The recent post by Chris Pallant on the value of archives was indeed a great rally call for the value of the hidden treasures which archives can provide. As many of you know, I am one of those Chris identifies as ‘the familiar’ with the archive through my work on Norman McLaren and time spent relishing that divine collection. But I think this quote from him sums up a large part of what animation studies, in general, and animation history, in particular, tries to do:
“By saving, sharing, and scrutinizing animation archives, we all stand to gain a much greater understanding of the production cultures and artistic ambitions of the form we care so deeply about.”
This relationship with our past, not just through the output of films but also in the artifacts of production can help enrich our own research as scholars but can also inform our teaching. We can look to past expertise as well as mistakes to present best practices. It feels like so many of our current students (at Edinburgh College of Art anyway, I would love to hear your own experiences) fully embrace the impatient, instant access culture and want their animation to be easy and fast when we know it is anything but. I want our animation archives to not simply preach about lost histories they may not care about as though we are nostalgic for something, but also to encourage and support their endeavors.
I was fortunate to be able to participate in Materials in Motion meeting in Manchester last November, where I showed some images of the department archive and some student studios. I was concerned with how the students felt about their own work as archival material and few could see the immediate value of the materials used in the construction of their films as something to save themselves. The most common response to post-graduation work was either to keep it in a parent’s storage space or, as one student helpfully commented (in jest, I add), burn it all. That they don’t see value is both sad and interesting at the same time; it reveals a lot about their digital experiences and potential connections to material stuff. The scholars and archivists with time have served to see that the hoarding generations before us left us a treasure. Still, I am not sure that it was deliberate as much as habit. Perhaps, the full clouds that our students accumulate are their treasure troves. Still, do we actually need to unlock that value in the same way as determining the paper stock?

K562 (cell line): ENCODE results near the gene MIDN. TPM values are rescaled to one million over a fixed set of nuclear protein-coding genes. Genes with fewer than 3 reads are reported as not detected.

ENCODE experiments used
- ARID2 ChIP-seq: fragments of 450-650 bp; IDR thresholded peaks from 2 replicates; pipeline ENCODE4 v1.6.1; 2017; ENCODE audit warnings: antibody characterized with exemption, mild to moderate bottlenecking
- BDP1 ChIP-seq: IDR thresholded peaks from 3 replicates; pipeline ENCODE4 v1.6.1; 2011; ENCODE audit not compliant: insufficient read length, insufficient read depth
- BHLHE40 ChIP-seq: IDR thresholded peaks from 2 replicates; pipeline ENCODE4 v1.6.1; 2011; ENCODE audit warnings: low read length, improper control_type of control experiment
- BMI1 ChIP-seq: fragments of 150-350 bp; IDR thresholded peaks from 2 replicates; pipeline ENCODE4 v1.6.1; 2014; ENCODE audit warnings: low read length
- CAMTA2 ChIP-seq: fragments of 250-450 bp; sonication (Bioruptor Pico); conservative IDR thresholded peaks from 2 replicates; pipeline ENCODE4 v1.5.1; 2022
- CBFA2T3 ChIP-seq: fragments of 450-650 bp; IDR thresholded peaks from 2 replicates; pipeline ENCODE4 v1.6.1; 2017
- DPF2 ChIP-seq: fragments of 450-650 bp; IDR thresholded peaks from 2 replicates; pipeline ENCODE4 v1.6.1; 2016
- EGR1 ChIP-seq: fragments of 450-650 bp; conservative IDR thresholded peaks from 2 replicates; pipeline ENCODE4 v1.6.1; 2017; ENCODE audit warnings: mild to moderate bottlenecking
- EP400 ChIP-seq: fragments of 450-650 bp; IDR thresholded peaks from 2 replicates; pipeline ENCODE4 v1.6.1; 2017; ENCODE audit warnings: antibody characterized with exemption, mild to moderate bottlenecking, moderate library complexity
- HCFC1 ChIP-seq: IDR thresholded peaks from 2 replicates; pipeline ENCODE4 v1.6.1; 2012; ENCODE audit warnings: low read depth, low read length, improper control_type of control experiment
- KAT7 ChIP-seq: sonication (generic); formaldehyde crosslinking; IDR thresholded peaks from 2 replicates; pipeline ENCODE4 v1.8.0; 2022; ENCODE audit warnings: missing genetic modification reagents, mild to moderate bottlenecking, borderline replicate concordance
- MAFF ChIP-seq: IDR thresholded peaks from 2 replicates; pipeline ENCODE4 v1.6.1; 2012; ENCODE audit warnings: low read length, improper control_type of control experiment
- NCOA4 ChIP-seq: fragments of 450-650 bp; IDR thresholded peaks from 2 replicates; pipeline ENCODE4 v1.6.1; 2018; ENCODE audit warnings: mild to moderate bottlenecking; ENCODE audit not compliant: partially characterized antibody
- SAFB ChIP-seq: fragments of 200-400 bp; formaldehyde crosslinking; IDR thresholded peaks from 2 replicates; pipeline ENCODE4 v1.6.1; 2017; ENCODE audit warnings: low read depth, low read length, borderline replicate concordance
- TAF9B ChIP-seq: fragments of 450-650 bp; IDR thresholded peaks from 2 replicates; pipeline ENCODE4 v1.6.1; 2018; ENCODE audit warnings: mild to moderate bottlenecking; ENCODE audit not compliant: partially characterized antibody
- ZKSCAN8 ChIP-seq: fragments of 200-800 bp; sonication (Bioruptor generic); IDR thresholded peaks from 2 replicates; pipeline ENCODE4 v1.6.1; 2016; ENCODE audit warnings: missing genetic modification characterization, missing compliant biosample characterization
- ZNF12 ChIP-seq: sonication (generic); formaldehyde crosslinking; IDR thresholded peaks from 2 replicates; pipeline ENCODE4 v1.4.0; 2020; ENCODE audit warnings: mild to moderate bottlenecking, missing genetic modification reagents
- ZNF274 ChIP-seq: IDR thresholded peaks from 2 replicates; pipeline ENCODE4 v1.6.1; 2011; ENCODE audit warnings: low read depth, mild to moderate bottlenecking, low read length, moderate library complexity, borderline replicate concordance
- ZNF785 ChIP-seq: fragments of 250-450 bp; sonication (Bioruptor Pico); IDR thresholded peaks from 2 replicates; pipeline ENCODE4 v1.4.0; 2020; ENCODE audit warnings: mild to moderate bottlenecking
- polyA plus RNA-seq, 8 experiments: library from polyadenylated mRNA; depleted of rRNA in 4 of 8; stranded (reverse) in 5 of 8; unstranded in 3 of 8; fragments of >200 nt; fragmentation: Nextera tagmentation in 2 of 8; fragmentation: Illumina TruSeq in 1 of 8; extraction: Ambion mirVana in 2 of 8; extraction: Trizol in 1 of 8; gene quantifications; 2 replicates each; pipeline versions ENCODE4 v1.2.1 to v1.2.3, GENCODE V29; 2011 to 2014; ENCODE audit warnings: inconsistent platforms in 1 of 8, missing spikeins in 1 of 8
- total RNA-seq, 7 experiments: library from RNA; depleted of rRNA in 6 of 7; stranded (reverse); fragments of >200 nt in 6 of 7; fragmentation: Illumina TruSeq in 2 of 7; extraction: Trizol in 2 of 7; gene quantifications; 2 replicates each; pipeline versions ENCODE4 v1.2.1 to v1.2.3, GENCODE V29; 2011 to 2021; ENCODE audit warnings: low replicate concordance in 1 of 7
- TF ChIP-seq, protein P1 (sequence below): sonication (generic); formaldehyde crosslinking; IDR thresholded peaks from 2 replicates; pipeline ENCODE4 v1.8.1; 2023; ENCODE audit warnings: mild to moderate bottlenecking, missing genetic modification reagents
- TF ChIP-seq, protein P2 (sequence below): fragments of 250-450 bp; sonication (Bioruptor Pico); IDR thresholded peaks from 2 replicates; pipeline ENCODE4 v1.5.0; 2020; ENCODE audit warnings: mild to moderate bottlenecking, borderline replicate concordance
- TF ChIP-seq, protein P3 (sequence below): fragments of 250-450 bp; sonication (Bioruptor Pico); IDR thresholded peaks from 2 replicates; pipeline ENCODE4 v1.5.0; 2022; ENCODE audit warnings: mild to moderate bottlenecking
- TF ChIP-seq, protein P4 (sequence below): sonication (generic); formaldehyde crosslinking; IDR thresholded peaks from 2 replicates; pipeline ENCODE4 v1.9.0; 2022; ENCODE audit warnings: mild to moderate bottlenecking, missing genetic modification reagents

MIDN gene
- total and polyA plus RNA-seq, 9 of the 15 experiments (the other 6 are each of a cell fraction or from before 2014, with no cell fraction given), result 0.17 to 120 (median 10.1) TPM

In our department, we are currently looking to digitize old tapes in a variety of formats. However, perhaps we also need to look to the future and keep the cables and hard drives and hubs which will allow future generations to look at the digital work and consider which macOS or Windows system was used with which Cyntiq? How much of our interest needs to be in process as opposed to the specific materiality in teaching terms? This returns us to a certain extent to the theory/history/practice issue of their vital connectivity in what is prioritized in animation education. However, as a firm believer in a close relationship, I think archival work is crucial in showing these connections. It brings with it a reminder of practice, making and history, encouraging us to also look at these combinations in context. So, I want to carry on and echo Chris’ rallying call to addressing the vital work needed in maintaining and recognizing the archive, not just of those we have heard of, but also those we may not yet!
Dr. Nichola Dobson is the Programme Director of MFA Animation at Edinburgh College of Art. Founding editor of Animation Studies (2006–2011) and Animation Studies 2.0 (2012–present), she has published on animation, television genre and fan fiction, including Norman McLaren: Between the Frames (2018) for Bloomsbury and Historical Dictionary of Animation and Cartoons (2009) for Scarecrow Press. She co-edited and contributed new work to The Animation Studies Reader (2018) for Bloomsbury. She is working on a book on TV animation with Paul Ward for Edinburgh University Press. She was President of the Society for Animation Studies between 2015 and 2019.